I have the 11”keyboard and use the iPad in “tent mode” for media viewing. When in that configuration, the screen rotates 180 degrees and the keyboard is facing backwards. The only real downside is ensuring that the contact points are on a surface that is not slippery, e.g., wood vs. glass.
  • Reply 14 of 30
    I have been using the 10.5" iPad Pro with Smart Keyboard every day since it came out and the single biggest frustration has been that when it's on my lap, it's so very unstable. The iPad is constantly falling over and it drives me insane! This new keyboard design may have been the single biggest factor in my decision to upgrade to the 11" iPad Pro. I'll find out tomorrow if it was worth it :) 
    watto_cobra
  • Reply 15 of 30
    MplsPMplsP Posts: 774member
    When I got my iPad Pro a year and a half ago, I looked at Apple's keyboard and ended up getting this one from Logitech. It has nicer keys, is backlit, includes function keys, can be positioned at any angle and the keyboard easily snaps off when you don't need it. It even has a spot for the Apple Pencil. I don't know if they will have a similar product for the new iPad Pro, but I hope they do.
    Ramiuswatto_cobra
  • Reply 16 of 30
    thttht Posts: 2,967member
    mac_128 said:
    maccad said:
    "I’m curious how anyone could use a physical keyboard without a trackpad. It would drive me nuts." The touch screen is the trackpad. Check out Microsoft's Surface Book and Surface Studio. They take a completely different approach.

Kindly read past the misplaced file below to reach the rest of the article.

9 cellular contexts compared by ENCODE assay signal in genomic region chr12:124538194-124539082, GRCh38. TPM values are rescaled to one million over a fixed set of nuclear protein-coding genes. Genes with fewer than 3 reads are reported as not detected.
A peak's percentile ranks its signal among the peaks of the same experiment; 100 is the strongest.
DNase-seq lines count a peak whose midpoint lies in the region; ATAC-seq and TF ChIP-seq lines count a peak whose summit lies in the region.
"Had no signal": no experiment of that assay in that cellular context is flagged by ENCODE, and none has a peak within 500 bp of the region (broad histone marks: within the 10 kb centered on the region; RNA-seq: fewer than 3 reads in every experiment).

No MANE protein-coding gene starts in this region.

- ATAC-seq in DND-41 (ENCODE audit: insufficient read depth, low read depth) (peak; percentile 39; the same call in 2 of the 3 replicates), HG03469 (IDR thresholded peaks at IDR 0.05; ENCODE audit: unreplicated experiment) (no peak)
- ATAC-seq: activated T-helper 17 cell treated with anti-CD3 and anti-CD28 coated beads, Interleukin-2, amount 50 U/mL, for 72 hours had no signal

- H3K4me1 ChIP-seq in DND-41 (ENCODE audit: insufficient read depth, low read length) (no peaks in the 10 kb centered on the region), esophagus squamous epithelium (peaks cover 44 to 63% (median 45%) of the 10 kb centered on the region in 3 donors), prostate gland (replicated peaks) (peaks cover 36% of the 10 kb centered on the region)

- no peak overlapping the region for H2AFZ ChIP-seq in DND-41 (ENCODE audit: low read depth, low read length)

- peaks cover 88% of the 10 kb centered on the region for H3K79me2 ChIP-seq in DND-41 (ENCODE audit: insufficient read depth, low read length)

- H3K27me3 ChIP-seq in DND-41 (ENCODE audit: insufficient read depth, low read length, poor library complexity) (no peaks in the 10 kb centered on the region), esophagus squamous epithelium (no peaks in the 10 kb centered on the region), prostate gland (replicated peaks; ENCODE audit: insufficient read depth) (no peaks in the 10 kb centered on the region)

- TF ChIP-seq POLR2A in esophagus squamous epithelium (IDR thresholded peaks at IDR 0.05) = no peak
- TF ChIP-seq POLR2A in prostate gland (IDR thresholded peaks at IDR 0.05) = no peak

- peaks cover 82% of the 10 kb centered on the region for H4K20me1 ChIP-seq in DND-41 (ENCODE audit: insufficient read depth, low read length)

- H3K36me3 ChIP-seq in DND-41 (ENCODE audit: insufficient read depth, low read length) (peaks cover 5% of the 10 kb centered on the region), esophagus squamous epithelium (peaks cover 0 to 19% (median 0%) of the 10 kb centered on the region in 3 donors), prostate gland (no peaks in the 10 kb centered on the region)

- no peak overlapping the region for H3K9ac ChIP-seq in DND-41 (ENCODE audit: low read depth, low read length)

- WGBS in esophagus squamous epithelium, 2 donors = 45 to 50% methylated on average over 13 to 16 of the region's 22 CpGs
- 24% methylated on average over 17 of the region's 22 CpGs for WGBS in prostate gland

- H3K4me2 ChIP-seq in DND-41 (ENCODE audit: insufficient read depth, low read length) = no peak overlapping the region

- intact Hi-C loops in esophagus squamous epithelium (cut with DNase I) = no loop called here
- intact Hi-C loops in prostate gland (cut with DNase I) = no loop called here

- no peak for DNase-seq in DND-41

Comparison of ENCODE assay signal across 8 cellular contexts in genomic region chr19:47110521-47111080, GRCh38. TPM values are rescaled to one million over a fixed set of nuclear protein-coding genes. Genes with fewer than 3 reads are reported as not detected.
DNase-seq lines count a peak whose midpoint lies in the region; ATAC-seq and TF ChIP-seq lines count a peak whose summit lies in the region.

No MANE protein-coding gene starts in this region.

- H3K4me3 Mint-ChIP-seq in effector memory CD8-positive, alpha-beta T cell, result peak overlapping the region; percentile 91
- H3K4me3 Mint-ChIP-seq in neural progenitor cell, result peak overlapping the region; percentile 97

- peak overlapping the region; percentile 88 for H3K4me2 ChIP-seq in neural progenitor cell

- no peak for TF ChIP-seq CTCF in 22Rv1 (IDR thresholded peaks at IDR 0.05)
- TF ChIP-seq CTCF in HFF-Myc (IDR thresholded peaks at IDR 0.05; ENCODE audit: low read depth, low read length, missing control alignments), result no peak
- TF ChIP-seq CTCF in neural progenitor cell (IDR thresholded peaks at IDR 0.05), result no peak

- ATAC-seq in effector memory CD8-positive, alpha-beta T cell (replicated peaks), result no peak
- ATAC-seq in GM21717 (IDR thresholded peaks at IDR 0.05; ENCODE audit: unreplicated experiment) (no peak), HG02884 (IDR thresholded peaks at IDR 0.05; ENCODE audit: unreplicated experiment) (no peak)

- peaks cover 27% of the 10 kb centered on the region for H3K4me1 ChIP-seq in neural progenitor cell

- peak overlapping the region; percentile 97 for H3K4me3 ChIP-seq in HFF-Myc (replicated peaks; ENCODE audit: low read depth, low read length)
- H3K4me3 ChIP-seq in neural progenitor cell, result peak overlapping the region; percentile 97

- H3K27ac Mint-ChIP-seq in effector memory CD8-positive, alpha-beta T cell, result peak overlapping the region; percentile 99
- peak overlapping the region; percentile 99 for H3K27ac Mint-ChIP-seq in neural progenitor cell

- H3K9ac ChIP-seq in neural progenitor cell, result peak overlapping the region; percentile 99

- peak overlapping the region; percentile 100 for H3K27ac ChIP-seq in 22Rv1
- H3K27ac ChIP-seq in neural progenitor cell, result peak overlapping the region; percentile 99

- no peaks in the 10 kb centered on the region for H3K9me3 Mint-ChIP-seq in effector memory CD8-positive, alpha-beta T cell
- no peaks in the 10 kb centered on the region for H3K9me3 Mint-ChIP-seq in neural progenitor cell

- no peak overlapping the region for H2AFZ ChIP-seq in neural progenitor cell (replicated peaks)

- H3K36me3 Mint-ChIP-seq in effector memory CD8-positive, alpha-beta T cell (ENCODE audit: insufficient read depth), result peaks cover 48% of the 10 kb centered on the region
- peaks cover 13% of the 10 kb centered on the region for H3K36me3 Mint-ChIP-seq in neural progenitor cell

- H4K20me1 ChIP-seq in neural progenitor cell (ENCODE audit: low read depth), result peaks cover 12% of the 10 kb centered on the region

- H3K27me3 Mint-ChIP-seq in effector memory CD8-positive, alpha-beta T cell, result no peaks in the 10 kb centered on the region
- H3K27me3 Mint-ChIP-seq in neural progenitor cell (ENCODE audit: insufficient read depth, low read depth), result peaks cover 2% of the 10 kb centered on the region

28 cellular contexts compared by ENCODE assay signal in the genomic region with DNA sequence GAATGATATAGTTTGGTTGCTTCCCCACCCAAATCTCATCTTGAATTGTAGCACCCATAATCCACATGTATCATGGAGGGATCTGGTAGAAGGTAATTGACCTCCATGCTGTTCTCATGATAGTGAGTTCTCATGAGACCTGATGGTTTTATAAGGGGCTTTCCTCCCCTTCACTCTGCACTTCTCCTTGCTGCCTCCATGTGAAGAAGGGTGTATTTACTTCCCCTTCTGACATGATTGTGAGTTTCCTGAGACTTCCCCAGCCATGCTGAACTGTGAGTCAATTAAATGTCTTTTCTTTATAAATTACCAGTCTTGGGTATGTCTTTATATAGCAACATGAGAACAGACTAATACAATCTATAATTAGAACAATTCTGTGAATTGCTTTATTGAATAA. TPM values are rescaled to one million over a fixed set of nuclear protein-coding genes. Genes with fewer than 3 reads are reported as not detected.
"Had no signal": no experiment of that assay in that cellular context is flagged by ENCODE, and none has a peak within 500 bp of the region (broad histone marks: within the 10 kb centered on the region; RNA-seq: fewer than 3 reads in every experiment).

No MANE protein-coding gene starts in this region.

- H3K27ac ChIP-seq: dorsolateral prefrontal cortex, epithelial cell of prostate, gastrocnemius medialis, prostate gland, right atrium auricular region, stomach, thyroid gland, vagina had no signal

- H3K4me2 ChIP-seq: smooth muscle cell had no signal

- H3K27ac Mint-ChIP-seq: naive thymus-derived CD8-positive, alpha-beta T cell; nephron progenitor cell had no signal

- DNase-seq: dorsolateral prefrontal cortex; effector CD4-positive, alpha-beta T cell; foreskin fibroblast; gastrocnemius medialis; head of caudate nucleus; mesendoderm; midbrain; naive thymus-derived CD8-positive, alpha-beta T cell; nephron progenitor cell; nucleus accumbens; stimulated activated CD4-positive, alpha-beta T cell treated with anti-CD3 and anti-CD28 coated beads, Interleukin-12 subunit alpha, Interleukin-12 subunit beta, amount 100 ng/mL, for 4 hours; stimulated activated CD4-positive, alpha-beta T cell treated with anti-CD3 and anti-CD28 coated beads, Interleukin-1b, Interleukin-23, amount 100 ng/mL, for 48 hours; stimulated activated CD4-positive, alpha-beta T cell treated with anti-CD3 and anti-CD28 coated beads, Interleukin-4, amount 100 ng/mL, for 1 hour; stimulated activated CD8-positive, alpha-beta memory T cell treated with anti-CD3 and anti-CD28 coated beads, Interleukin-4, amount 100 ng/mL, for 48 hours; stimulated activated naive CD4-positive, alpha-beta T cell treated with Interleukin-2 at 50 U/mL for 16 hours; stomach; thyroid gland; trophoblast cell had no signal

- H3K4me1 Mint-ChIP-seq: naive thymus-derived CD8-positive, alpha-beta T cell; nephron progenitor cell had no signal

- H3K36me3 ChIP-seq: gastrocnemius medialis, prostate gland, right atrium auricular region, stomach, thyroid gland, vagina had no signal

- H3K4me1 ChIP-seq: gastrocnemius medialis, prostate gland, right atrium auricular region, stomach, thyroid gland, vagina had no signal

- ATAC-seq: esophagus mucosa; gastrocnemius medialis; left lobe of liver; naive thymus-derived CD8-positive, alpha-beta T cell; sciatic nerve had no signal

Yes, but this is exactly what Phil said was the reason they weren't making a touch screen Mac. Lifting the arm to touch the screen wasn't an ergonomic solution. So when the iPad is used in the exact same manner, suddenly it's acceptable when lifting the arm is a constant activity, whereas it would only be an occasional thing on a Mac?

    Which is it? 

    What Apple said is true. Touching a vertical screen, be it either a desktop display or a laptop display, is a terrible experience. At best, it should only be used as a complimentary input, which indeed it is for touchscreen clamshells. They should not produce a Mac laptop with a touchscreen. They may produce a tabletop touchscreen device in the future, but that will be a device that is flat on a table or inclined like a drafting table.

    Apple, like virtually every company, is pragmatic and will produce compromise products to meet certain perceived customer needs and product features given time, resources, and will. External keyboards are one them. The Smart Keyboard for the iPad Pro was not the first Apple keyboard for iPads. It was this: